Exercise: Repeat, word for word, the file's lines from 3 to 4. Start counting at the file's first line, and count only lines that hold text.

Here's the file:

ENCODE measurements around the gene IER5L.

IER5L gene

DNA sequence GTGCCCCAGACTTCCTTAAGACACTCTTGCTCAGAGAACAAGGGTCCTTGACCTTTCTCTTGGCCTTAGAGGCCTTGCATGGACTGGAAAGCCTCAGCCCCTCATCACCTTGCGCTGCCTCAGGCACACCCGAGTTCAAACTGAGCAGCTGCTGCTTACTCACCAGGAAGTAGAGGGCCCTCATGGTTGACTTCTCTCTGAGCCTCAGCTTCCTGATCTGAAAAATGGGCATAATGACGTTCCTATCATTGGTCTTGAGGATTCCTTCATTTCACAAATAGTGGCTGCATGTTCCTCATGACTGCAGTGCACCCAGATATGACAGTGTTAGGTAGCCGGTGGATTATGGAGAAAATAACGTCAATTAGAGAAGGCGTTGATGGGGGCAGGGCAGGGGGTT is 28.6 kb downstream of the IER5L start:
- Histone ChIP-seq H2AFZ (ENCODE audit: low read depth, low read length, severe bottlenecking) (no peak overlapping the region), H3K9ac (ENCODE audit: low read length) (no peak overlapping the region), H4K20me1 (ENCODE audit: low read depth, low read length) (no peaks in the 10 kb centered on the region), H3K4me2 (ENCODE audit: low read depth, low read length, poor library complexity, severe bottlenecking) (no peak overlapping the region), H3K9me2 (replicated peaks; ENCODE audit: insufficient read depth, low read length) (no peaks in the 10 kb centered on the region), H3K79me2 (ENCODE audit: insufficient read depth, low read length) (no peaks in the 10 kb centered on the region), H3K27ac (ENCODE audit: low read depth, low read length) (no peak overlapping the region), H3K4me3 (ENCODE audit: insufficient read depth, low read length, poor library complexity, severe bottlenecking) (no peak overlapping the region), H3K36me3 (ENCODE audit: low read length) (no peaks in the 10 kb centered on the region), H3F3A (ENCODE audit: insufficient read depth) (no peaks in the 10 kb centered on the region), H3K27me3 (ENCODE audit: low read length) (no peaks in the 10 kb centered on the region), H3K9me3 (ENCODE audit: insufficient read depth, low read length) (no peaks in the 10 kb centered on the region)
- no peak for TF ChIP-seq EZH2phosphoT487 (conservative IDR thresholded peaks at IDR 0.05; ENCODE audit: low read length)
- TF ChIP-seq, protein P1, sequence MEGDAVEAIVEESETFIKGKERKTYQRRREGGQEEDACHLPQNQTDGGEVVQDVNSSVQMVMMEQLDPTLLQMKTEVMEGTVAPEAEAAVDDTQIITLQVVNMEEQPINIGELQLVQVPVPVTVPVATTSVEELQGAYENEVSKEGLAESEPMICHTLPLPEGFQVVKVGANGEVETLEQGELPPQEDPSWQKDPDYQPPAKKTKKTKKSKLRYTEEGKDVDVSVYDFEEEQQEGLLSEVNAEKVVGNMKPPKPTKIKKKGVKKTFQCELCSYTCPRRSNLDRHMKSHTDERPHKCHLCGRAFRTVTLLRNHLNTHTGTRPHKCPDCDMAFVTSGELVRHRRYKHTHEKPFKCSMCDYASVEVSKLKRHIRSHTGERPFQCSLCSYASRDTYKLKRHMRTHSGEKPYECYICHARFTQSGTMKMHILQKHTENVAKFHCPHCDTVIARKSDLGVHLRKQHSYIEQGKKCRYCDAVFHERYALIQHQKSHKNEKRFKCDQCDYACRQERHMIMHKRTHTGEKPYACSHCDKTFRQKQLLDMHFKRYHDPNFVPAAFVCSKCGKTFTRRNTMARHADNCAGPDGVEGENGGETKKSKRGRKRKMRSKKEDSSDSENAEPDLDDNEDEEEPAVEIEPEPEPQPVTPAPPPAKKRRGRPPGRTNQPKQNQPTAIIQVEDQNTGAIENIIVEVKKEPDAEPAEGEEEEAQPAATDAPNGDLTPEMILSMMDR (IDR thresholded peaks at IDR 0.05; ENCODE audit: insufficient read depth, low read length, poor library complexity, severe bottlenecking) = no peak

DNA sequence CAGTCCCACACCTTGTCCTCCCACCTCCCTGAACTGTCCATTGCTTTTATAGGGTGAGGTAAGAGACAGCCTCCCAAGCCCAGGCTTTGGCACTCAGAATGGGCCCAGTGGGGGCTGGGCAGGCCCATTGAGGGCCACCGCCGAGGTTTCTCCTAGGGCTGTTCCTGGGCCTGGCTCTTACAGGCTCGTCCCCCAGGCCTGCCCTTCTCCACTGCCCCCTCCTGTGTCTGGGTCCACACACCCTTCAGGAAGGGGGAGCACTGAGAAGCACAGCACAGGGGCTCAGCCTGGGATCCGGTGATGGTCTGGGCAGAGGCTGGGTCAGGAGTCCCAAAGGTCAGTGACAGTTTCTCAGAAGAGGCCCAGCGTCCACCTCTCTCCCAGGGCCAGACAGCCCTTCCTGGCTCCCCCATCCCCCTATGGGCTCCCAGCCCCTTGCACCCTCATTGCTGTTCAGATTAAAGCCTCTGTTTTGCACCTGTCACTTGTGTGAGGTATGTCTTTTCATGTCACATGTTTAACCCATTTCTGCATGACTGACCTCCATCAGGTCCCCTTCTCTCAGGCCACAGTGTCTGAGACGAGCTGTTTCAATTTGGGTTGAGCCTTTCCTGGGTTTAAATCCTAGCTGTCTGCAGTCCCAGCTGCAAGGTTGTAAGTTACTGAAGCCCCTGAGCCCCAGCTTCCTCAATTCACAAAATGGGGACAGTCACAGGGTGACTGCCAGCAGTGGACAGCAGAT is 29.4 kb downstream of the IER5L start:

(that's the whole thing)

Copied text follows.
DNA sequence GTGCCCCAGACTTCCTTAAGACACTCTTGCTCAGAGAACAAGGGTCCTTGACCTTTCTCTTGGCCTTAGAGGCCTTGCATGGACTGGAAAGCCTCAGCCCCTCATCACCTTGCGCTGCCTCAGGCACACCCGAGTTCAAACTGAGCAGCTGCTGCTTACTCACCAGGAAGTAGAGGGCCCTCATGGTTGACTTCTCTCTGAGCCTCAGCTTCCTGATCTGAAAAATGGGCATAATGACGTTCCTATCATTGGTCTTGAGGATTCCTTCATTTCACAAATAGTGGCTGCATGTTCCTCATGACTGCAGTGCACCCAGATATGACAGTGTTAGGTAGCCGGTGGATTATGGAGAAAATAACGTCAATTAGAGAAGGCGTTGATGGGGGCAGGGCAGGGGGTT is 28.6 kb downstream of the IER5L start:
- Histone ChIP-seq H2AFZ (ENCODE audit: low read depth, low read length, severe bottlenecking) (no peak overlapping the region), H3K9ac (ENCODE audit: low read length) (no peak overlapping the region), H4K20me1 (ENCODE audit: low read depth, low read length) (no peaks in the 10 kb centered on the region), H3K4me2 (ENCODE audit: low read depth, low read length, poor library complexity, severe bottlenecking) (no peak overlapping the region), H3K9me2 (replicated peaks; ENCODE audit: insufficient read depth, low read length) (no peaks in the 10 kb centered on the region), H3K79me2 (ENCODE audit: insufficient read depth, low read length) (no peaks in the 10 kb centered on the region), H3K27ac (ENCODE audit: low read depth, low read length) (no peak overlapping the region), H3K4me3 (ENCODE audit: insufficient read depth, low read length, poor library complexity, severe bottlenecking) (no peak overlapping the region), H3K36me3 (ENCODE audit: low read length) (no peaks in the 10 kb centered on the region), H3F3A (ENCODE audit: insufficient read depth) (no peaks in the 10 kb centered on the region), H3K27me3 (ENCODE audit: low read length) (no peaks in the 10 kb centered on the region), H3K9me3 (ENCODE audit: insufficient read depth, low read length) (no peaks in the 10 kb centered on the region)